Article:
Law has been studied and taught in Cambridge since the thirteenth century, when the core subjects of legal study in all European universities were Civil law (the law of ancient Rome) and the Canon law of the Church. The University of Cambridge is one of the oldest universities in the world and one of the largest in the United Kingdom. Its reputation for outstanding academic achievement is known world-wide and reflects the intellectual achievement of its students, as well as the worldclass original research carried out by the staff of the University and the Colleges. Today, the Faculty has more than seventy teaching staff, around 700 undergraduate students, 150 LL.M. students and 100 graduate research students.
The new Law Faculty building in West Road brings together on one site the Squire Law Library, the Faculty's lecture and seminar rooms, the administrative offices, and common-room facilities.
Five degrees are available in Law, the B.A., LL.M., M.Litt., Ph.D. and LL.D. There are, in addition, the M.Phil. in Criminology, the M.Phil. in Criminological Research, the Diploma in Legal Studies, and the Diploma in International Law.
The B.A. Degree
At Cambridge all first-degree courses, in whatever subject, lead to the B.A. Degree with Honours. In order to qualify for this degree, an undergraduate must pass two'Tripos' examinations. These do not have to be in the same subject, and it is therefore possible to read a combination of two different subjects, taking them separately and in sequence; at present about 50 students every year change to law from other subjects.
The LL.M. Degree
This degree is awarded to successful candidates in the LL.M. examination which is taken at the end of a one-year taught course. It consists of four papers assessed generally by means of written examination and essay. The minimum entry requirement for the LL.M. is normally a First Class degree in law from a UK University, or the equivalent from an overseas institution.
The University offers two one ear research courses which lead to either the Diploma in Legal Studies or the Diploma in International Law, depending on the nature of the topic of research.
The University offers two research degrees in Law: the M.litt. or the Ph.D. Candidates are registered, in the first instance, for the Certificate of Postgraduate Study in Legal Studies and, at the end of the first year, are required to submit three items for a progress review: the personal progress log, a 15,000 word dissertation, and a short explanation of the proposed topic of Ph.D. or M.litt. research.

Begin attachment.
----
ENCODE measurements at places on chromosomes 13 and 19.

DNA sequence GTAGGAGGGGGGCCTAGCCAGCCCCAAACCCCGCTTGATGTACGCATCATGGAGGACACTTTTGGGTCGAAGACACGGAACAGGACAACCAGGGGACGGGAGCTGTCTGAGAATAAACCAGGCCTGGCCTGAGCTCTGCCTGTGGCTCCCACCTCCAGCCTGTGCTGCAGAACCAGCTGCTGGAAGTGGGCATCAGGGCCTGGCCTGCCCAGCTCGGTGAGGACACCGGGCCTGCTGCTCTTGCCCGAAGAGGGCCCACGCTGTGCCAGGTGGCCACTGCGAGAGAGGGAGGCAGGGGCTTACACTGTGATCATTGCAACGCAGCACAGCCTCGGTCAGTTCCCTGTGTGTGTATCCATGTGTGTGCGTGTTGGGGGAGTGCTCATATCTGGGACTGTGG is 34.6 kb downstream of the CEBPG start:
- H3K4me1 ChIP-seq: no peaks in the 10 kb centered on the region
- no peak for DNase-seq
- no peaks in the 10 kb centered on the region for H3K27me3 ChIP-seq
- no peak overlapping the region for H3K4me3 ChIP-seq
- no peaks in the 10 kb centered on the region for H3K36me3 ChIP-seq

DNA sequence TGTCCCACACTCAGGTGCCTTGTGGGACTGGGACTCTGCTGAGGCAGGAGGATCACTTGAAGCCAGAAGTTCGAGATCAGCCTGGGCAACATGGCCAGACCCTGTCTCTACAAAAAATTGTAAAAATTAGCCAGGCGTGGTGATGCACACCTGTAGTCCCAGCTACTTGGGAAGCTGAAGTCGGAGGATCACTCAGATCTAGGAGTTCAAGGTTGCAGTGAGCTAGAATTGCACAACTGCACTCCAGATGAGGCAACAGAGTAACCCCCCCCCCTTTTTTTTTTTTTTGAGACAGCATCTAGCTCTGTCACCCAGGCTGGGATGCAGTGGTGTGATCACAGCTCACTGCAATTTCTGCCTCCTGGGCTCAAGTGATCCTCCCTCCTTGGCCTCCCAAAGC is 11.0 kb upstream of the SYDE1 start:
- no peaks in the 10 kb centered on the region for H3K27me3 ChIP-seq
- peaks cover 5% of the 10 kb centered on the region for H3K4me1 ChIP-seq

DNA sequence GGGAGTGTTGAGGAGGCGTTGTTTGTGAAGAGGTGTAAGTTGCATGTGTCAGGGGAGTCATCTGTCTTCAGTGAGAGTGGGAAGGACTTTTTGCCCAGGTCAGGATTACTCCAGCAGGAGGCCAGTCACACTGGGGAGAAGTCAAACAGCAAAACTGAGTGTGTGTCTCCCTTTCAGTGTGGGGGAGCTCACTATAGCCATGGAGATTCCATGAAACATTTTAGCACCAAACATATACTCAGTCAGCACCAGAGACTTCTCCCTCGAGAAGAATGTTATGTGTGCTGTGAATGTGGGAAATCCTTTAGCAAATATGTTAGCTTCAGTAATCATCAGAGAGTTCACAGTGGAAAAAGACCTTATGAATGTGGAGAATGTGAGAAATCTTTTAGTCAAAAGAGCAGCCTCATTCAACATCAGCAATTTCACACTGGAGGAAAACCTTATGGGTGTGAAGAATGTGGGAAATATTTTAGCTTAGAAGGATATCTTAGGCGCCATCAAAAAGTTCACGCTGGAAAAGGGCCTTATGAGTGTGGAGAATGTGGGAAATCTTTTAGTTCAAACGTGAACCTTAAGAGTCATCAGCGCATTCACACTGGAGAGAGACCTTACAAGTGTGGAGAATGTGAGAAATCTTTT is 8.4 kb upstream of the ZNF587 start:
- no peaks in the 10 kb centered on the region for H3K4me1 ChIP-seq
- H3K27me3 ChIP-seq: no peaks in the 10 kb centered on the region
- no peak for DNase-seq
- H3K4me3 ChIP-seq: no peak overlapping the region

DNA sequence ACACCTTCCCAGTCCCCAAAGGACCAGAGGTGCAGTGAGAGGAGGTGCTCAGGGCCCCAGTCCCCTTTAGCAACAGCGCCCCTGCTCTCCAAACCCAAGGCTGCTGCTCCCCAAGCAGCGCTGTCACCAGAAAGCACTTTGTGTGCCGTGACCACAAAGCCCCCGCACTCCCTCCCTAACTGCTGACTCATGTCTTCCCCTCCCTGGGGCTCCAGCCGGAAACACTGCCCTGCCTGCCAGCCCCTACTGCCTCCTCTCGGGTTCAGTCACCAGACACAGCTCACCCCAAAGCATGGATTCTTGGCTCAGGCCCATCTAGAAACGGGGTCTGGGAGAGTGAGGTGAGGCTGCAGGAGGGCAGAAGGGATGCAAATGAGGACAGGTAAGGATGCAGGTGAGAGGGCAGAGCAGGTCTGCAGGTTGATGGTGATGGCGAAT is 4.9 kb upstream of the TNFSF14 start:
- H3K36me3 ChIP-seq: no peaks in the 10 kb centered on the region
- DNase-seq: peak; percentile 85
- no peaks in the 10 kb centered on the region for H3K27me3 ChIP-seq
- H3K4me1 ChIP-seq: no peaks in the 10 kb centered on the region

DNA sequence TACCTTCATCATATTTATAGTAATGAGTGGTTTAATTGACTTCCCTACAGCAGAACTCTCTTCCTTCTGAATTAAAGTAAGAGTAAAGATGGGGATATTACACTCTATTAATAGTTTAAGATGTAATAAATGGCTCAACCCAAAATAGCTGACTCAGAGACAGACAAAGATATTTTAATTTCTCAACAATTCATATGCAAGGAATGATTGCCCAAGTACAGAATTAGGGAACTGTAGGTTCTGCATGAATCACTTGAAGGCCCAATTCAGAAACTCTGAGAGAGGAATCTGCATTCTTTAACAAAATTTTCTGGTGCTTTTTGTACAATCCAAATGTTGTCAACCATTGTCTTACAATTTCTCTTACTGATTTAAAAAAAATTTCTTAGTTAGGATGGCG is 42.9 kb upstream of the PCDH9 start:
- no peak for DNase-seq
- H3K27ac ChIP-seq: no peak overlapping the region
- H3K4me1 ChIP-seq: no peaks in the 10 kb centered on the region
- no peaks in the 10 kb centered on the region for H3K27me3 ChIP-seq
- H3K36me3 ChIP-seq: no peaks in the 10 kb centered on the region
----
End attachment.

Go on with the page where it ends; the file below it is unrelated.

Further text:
The LL.D. is awarded to established scholars who have given "proof of distinction by some original contribution to the advancement of the science or study of law", almost invariably in the form of published works.
Squire Law Library
The Squire Law Library is located on the top three floors of the Lord Foster-designed Law Faculty building on the University's Sidgwick Site. The Library maintains one of the largest legal collections (both printed and electronic) in the United Kingdom. It plays a central role in supporting the research and teaching aims of the Cambridge Law Faculty and in sustaining the Faculty's international reputation as a centre of excellence in legal studies. The Squire serves law undergraduate students as well as advanced researchers and welcomes visiting scholars from all over the world.
The Faculty houses a number of research centres with particular specializations: The Institute of Criminology, The Lauterpacht Centre for International Law, The Centre for European Legal Studies (CELS), Centre for Corporate and Commercial Law (3CL), Centre for Public Law, Centre for Intellectual Property and Information Law, The Centre for Business Research, The Centre for Tax Law, The Cambridge Forum for Legal and Political Philosophy, The Cambridge Transitional Justice Research Network, Cambridge Socio-Legal Group.
The Computer Office is here to help support Faculty staff and students with their IT requirements. The Faculty currently has around 40 computer terminals available for use by students and staff in the Library areas, some of which have dedicated functions (such as Email access only) but the majority of which are generalpurpose machines. In addition, there are 24 machines in the Freshfields Computer Teaching Room, where computer-based teaching is carried out, the machines being available for general use at other times. These computers form part of the University Managed Cluster Service, the main advantage of this being centralized file storage and familiarity when working on other PWF workstations.
The Faculty of Law, University of Cambridge
10 West Road
Cambridge CB3 9DZ
Ph: +44 1223 330033
Fax : +44 1223 330055